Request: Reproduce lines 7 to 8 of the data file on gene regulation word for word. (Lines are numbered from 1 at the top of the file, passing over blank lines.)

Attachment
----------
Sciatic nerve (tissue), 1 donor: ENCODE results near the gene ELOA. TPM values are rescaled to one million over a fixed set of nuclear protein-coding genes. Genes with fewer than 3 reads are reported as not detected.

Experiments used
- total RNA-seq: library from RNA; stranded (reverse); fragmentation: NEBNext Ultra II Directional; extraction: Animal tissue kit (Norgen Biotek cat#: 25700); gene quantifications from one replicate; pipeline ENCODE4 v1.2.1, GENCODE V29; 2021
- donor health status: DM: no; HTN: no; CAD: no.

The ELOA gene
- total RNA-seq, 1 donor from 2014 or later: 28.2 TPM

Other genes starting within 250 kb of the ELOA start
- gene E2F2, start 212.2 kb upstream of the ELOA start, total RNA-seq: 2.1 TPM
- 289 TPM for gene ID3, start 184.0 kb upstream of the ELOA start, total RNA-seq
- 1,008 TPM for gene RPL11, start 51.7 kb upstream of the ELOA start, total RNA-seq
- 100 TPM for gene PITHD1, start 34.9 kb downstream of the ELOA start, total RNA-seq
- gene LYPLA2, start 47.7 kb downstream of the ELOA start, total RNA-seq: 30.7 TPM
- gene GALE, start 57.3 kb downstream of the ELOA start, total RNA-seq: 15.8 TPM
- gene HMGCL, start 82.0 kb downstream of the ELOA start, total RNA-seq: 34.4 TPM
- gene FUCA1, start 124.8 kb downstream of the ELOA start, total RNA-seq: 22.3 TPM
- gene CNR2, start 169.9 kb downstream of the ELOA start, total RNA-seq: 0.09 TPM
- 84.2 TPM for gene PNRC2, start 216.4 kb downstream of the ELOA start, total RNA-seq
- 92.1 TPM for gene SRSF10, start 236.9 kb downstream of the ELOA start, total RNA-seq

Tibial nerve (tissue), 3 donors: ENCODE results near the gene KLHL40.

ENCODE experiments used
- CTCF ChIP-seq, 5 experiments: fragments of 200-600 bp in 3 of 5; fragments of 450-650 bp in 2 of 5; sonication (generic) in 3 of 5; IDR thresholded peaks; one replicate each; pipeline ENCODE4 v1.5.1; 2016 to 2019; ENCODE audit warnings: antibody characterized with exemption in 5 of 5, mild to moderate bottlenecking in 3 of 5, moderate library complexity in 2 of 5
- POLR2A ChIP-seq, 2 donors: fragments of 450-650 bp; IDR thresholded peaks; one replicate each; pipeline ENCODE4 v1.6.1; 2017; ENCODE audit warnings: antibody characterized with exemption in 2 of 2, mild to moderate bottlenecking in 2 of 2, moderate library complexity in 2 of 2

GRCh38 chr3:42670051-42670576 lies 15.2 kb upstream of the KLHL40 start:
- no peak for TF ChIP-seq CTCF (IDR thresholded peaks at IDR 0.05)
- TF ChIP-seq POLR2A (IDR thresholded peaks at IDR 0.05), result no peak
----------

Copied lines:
Other genes starting within 250 kb of the ELOA start
- gene E2F2, start 212.2 kb upstream of the ELOA start, total RNA-seq: 2.1 TPM